A Data Scientist interviewing at Robinhood was asked this SQL interview question where you need to write a SQL JOIN query to find the top three cities that have the highest number of completed trade orders.
Your output should look like this:
Besides needing a , you'll also need and commands to solve this interview question.
So far in this tutorial, we've simply use the keyword, which is short for an . There's actually 4 different types of JOINS in SQL, which we'll now cover in detail.
|Type of Joins||Description|
|INNER JOIN||Returns only the rows with matching values from both tables.|
|LEFT JOIN||Returns all the rows from the left table and the matching rows from the right table.|
|RIGHT JOIN||Returns all the rows from the right table and the matching rows from the left table.|
|FULL OUTER JOIN||Returns all rows when there is a match in either the left or the right table. If there is no match, values are returned for columns from the table without a match.|
We'll be using the Goodreads Books dataset to demonstrate these different types of JOINs.
Picture this: you want to find out how many books priced at $20 and above have been ordered, and who the buyers are.
The returns only the rows where there is a matching book ID in both the and tables, focusing on books with prices $20 and above.
Next, let's explore how the works using our and tables.
Suppose we want to retrieve all the orders along with their corresponding deliveries information. Here's the query:
With , all rows from the left table () are fetched, along with matching rows from the right table (). If there is no matching data in the right table, the result will still include the left table's data, with values in the columns from the right table.
In our example, we're displaying a subset of 10 rows out of 20:
But what if we flip the tables? By swapping the positions of the tables in the , the same result can be achieved:
Notice how order IDs 2005, 2008, and 2010 are missing from the results? Since these order IDs are absent in the table, there are no corresponding matches in the table. This results in the values you see.
A is the opposite of a . It returns all rows from the right table and pairs them with matching rows from the left table. If there is no match, the columns from the left table have values.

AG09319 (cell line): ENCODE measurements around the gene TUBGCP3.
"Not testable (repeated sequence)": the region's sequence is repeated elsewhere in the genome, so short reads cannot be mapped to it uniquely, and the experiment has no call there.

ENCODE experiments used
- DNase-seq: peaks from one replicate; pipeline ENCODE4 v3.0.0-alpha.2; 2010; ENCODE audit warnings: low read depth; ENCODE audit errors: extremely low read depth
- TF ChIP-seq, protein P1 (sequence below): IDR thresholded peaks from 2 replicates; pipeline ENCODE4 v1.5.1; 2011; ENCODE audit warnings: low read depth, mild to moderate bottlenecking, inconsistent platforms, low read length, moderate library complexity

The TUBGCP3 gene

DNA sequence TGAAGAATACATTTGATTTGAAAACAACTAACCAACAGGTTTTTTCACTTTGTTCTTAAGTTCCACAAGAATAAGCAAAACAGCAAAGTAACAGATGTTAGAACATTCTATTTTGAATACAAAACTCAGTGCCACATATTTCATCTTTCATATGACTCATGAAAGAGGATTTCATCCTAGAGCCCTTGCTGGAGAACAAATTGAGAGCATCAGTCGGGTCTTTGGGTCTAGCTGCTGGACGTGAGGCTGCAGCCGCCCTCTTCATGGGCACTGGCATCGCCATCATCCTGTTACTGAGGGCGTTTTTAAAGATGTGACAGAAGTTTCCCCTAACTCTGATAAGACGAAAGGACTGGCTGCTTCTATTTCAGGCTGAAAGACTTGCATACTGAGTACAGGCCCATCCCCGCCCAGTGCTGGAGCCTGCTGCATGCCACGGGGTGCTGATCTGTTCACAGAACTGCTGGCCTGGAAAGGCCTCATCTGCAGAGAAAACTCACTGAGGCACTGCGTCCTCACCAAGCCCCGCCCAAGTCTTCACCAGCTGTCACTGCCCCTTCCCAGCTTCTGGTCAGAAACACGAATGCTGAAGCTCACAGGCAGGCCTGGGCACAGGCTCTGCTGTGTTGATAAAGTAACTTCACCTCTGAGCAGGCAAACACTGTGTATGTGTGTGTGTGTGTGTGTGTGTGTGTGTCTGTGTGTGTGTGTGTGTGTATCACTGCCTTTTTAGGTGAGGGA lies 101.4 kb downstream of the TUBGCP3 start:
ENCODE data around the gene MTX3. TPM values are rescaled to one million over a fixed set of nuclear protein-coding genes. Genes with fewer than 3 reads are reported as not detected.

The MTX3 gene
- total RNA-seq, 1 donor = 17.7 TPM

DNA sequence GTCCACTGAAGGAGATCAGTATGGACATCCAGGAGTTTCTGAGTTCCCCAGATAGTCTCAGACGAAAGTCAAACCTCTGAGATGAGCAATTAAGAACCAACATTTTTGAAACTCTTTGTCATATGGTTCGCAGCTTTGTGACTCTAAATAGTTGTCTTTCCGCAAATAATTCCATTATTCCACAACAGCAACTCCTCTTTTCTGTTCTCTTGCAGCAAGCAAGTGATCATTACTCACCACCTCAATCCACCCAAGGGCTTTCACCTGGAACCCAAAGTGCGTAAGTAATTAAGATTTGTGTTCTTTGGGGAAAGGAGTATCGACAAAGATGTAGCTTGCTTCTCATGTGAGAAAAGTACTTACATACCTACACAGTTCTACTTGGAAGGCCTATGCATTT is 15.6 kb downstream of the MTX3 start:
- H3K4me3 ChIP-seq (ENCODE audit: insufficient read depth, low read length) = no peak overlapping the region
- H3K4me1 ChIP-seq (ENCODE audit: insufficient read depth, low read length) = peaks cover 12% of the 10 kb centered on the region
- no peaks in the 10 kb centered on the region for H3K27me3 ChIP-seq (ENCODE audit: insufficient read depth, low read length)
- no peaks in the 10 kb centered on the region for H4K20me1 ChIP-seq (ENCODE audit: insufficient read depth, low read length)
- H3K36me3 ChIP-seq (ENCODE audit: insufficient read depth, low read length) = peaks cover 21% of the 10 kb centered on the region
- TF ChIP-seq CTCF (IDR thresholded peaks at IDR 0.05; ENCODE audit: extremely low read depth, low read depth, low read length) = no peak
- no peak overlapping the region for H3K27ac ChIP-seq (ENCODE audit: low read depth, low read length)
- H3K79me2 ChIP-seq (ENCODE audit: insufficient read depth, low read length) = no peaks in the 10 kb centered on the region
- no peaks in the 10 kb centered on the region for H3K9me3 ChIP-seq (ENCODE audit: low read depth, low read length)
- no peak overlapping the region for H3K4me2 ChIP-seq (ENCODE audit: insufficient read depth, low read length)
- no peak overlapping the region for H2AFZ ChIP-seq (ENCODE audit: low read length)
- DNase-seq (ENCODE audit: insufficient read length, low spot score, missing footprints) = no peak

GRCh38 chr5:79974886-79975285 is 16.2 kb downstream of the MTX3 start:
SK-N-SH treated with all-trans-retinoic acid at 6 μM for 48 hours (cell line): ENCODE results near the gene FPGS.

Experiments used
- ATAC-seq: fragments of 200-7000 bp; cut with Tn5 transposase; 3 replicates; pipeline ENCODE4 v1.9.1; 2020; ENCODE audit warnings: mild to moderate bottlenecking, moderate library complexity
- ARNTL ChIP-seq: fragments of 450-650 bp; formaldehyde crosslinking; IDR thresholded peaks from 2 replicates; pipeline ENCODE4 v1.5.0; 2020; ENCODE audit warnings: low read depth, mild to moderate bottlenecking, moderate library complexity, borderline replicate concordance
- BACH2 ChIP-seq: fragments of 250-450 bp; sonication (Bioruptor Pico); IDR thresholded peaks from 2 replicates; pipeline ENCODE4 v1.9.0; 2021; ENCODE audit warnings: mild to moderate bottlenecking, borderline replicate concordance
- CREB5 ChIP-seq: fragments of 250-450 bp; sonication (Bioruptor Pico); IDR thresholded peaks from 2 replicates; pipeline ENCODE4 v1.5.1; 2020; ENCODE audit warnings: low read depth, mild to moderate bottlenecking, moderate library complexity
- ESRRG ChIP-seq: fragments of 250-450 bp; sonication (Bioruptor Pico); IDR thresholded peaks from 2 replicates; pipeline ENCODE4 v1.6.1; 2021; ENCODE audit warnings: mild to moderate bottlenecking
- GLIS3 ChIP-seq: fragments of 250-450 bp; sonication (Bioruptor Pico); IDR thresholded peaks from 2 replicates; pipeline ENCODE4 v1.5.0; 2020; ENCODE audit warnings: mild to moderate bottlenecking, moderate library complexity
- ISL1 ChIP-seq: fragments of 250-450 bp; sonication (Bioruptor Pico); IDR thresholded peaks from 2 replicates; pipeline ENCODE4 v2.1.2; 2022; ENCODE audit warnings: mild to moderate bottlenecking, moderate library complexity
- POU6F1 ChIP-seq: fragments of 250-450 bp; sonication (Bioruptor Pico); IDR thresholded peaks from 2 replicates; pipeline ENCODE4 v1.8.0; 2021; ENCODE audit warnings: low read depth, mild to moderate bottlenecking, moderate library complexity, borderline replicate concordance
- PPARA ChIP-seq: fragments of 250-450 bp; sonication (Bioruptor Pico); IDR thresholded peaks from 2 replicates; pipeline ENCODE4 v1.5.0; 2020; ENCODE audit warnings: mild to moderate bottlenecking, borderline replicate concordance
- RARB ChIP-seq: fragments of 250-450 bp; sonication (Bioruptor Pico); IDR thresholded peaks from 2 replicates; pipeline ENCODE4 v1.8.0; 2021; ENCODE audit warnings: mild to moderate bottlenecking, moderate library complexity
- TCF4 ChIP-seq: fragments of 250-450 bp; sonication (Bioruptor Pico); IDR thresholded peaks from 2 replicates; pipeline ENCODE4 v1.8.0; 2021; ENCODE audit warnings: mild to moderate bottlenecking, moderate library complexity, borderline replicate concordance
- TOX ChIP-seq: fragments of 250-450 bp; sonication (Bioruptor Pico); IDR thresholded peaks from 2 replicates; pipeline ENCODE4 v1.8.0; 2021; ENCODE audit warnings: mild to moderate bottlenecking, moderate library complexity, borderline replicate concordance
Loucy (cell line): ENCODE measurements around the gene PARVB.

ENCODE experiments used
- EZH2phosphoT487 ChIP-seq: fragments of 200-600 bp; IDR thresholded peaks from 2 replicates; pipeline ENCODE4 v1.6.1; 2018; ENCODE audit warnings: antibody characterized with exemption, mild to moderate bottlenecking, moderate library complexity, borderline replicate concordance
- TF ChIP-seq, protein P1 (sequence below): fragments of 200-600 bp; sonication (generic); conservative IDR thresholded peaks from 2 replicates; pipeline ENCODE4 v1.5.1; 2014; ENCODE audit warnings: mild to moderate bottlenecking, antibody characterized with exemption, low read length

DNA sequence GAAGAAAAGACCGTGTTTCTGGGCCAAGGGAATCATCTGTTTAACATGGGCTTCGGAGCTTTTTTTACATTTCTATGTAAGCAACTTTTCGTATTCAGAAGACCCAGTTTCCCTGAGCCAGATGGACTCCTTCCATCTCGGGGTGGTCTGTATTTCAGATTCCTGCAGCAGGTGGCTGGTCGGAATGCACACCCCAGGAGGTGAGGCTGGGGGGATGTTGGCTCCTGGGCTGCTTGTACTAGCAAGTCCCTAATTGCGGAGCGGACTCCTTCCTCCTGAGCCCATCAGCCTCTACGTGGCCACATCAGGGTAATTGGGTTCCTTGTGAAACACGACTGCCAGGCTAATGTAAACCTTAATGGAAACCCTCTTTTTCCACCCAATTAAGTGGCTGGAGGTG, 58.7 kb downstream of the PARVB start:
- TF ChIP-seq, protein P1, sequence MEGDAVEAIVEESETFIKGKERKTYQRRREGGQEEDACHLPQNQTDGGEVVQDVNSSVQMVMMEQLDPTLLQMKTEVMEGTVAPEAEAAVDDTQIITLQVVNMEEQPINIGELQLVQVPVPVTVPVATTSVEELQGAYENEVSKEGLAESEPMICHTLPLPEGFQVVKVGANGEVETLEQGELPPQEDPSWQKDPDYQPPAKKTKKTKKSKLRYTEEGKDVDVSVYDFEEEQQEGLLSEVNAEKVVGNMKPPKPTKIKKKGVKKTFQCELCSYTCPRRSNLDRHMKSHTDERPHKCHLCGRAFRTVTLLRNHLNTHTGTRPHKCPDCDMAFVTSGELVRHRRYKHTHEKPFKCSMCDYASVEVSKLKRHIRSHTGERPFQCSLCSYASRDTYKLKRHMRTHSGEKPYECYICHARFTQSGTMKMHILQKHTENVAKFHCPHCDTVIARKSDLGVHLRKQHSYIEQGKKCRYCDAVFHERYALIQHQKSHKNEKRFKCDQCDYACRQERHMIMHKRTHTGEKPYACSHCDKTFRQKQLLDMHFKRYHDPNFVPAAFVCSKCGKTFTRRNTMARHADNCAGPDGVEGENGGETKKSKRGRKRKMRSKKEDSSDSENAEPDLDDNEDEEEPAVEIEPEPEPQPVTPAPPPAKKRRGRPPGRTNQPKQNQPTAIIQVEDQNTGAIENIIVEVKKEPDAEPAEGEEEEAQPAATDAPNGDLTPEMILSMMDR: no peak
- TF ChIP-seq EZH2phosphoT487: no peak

Run the following query:
You can also swap the positions of the tables, and you'll get the exact same results as a .
💡A little tip: In the real world, is rarely used. Most people naturally think from left to right, making easier to understand and implement. So, if you find yourself in a situation where you might consider a , simply switch the positions of the tables and use a instead!
Now, let's explore the which allows you to bring unmatched rows into the results.
Ever wondered what happens when both tables have something to offer, but they're not a perfect match?
A returns all rows when there is a match in either the left or the right table. If there is no match, values are returned for columns from the table without a match.
Running this query is like uniting two tables: and . Each row represents an attempt at a match. If there's no match, you'll see values in the columns from the table without a match.
The first 20 rows are expected (we're just showing you the first 5 rows):
Scroll down, and you'll encounter rows with order IDs (marked in the red box). The ensures that even if there isn't an to match these rows, they're still include in the results:
💡 A little tip: Be careful with as it can introduce duplicate rows to your results without you realizing!
Now that we've learned to join tables, there's one last thing we need to cover in order to finish the intermediate SQL tutorial: handling dates & timestamps.
DATE FUNCTIONS 📅